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THE EFFECT OF SICKLE HEMOGLOBIN MUTATION ON RED BLOOD CELL STORAGE INTEGRITY AND POST TRANSFUSION VIABILITY

Osei-Hwedieh, David (2015) THE EFFECT OF SICKLE HEMOGLOBIN MUTATION ON RED BLOOD CELL STORAGE INTEGRITY AND POST TRANSFUSION VIABILITY. Doctoral Dissertation, University of Pittsburgh. (Unpublished)

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Abstract

Red blood cells (RBCs) undergo progressive changes in storage, collectively referred to as the storage lesion that is associated with increases in storage and post-transfusion hemolysis. Transfusion of blood at the limits of approved storage time is associated with lower RBC post-transfusion recovery and hemolysis, which increases plasma levels of cell-free hemoglobin and iron, proposed to induce endothelial dysfunction and impair host defense, respectively. Of relevance to this study, there is noted variability among donors in the intrinsic rate of storage changes and in RBC post-transfusion recovery, suggesting that genetic determinants modulate this process. Here, I test a common genetic variable in our donor pool, sickle cell trait, present in about 8% of African Americans. Using banked human RBCs and those from a humanized transgenic sickle cell mouse, I show that sickle cell trait in both species produces storage time-dependent reductions in osmotic fragility and membrane deformability, increased storage hemolysis, and significantly reduced post-transfusion recovery in mice. Furthermore, the underlying mechanism of reduced HbAS RBC post-transfusion recovery is unrelated to macrophage uptake, reticulo-endothelial system or intravascular hemolysis, but rather by RBC intravascular sequestration in the spleen, kidney and liver. Collectively, these findings indicate that changes in HbAS RBC membrane deformability properties that are aggravated during storage lead to enhanced mechanical entrapment in tissues and rapid clearance of transfused HbAS RBCs from the circulation. These preclinical studies raise provocative questions about the use of blood from sickle cell trait individuals, particularly at the limits of approved storage.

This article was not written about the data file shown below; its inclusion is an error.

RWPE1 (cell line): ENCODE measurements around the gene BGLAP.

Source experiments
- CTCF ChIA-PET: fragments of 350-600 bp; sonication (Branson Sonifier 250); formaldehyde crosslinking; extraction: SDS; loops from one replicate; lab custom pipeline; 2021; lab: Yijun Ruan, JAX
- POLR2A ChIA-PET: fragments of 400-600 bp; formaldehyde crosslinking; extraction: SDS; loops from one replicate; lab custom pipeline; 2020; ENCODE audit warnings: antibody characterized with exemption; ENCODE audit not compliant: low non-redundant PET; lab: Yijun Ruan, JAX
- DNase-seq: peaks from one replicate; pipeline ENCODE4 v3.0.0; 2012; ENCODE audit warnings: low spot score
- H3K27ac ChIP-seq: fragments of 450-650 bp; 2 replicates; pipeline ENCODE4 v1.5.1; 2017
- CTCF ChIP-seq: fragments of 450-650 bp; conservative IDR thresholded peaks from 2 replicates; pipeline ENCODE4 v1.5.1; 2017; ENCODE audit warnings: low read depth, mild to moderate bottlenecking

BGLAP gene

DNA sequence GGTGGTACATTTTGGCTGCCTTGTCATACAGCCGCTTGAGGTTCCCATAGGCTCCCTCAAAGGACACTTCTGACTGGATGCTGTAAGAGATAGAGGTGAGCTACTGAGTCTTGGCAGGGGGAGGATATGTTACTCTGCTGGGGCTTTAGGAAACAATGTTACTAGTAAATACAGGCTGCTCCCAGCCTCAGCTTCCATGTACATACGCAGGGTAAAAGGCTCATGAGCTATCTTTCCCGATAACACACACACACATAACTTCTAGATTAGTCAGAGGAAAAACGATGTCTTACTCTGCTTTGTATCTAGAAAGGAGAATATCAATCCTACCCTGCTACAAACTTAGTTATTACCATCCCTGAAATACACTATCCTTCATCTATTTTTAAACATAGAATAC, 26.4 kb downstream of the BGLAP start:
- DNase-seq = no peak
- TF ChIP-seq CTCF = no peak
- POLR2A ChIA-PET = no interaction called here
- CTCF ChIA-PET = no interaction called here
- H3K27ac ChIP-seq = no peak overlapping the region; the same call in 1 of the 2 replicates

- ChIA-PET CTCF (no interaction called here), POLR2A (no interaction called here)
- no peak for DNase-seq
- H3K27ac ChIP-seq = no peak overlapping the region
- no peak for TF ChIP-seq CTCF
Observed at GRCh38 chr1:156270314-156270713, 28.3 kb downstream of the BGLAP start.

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Details

Item Type: University of Pittsburgh ETD
Status: Unpublished
Creators/Authors:
CreatorsEmailPitt UsernameORCID
Osei-Hwedieh, Daviddoo8@pitt.eduDOO80000-0002-7695-9643
ETD Committee:
TitleMemberEmail AddressPitt UsernameORCID
Committee ChairFreeman, Bruce A.freerad@pitt.eduFREERAD
Thesis AdvisorGladwin, Mark Tgladwinmt@upmc.eduMTG16
Committee MemberLee, Janet S.jsl26@pitt.eduJSL26
Committee MemberBinder, Robert J.rjb42@pitt.eduRJB42
Committee MemberGuillermo, Romeroggr@pitt.eduGGR
Date: 11 December 2015
Date Type: Publication
Defense Date: 2 November 2015
Approval Date: 11 December 2015
Submission Date: 11 December 2015
Access Restriction: 5 year -- Restrict access to University of Pittsburgh for a period of 5 years.
Number of Pages: 113
Institution: University of Pittsburgh
Schools and Programs: School of Medicine > Molecular Pharmacology
Degree: PhD - Doctor of Philosophy
Thesis Type: Doctoral Dissertation
Refereed: Yes
Uncontrolled Keywords: Red Blood Cell Sickle Cell Trait Sickle Cell Disease Red Blood Cell Mutation Hemoglobinopathy Red Blood Cell Storage Red Blood Cell Transfusion Malaria
Date Deposited: 11 Dec 2015 21:21
Last Modified: 19 Dec 2016 14:43
URI: http://d-scholarship.pitt.edu/id/eprint/26660

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